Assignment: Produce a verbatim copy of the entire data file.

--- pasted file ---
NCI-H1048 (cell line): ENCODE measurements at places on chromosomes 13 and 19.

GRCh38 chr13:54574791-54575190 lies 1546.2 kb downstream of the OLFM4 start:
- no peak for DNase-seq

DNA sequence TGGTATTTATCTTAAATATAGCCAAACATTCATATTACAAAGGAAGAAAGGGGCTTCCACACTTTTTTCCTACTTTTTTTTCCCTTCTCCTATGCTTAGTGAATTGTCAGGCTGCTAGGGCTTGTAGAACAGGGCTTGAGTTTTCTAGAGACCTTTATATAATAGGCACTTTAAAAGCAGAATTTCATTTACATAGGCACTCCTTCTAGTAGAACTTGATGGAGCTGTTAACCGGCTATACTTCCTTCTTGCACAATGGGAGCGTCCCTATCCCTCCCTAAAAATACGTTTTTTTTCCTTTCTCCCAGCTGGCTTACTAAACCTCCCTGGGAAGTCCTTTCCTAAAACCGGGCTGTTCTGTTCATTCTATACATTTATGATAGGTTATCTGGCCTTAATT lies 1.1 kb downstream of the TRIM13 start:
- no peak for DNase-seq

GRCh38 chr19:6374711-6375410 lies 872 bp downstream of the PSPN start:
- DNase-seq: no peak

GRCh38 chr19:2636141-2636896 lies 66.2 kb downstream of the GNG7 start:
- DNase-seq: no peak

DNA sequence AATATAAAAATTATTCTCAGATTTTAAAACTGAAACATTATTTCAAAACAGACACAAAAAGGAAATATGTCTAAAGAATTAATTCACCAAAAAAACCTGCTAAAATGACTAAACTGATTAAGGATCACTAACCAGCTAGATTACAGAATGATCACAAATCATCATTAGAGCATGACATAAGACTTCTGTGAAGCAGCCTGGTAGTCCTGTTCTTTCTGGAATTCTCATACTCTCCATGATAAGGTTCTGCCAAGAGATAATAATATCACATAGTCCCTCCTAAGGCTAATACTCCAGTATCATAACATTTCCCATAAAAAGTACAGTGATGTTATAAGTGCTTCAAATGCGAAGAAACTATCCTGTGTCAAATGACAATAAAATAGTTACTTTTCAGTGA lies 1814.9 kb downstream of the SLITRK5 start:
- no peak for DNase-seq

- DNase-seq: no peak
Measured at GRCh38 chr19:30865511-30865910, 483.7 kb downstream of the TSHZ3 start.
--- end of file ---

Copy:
NCI-H1048 (cell line): ENCODE measurements at places on chromosomes 13 and 19.

GRCh38 chr13:54574791-54575190 lies 1546.2 kb downstream of the OLFM4 start:
- no peak for DNase-seq

DNA sequence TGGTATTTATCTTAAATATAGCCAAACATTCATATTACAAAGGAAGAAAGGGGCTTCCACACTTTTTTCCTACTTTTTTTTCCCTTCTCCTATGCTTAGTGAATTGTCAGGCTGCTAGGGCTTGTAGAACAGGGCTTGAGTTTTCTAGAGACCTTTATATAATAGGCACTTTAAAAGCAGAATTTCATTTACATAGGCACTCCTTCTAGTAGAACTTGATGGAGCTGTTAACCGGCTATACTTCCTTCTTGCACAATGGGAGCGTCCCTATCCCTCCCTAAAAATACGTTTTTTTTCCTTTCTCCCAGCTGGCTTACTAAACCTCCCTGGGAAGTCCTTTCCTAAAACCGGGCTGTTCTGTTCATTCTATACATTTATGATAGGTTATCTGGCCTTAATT lies 1.1 kb downstream of the TRIM13 start:
- no peak for DNase-seq

GRCh38 chr19:6374711-6375410 lies 872 bp downstream of the PSPN start:
- DNase-seq: no peak

GRCh38 chr19:2636141-2636896 lies 66.2 kb downstream of the GNG7 start:
- DNase-seq: no peak

DNA sequence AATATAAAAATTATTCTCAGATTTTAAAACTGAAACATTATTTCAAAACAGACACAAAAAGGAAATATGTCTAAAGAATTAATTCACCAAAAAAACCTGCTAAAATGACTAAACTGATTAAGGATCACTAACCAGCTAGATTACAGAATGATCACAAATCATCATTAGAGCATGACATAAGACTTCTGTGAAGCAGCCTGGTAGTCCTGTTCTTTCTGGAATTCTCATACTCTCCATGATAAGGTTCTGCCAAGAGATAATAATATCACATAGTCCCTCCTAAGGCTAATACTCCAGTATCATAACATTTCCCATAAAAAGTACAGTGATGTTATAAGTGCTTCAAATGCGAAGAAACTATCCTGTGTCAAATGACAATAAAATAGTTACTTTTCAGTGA lies 1814.9 kb downstream of the SLITRK5 start:
- no peak for DNase-seq

- DNase-seq: no peak
Measured at GRCh38 chr19:30865511-30865910, 483.7 kb downstream of the TSHZ3 start.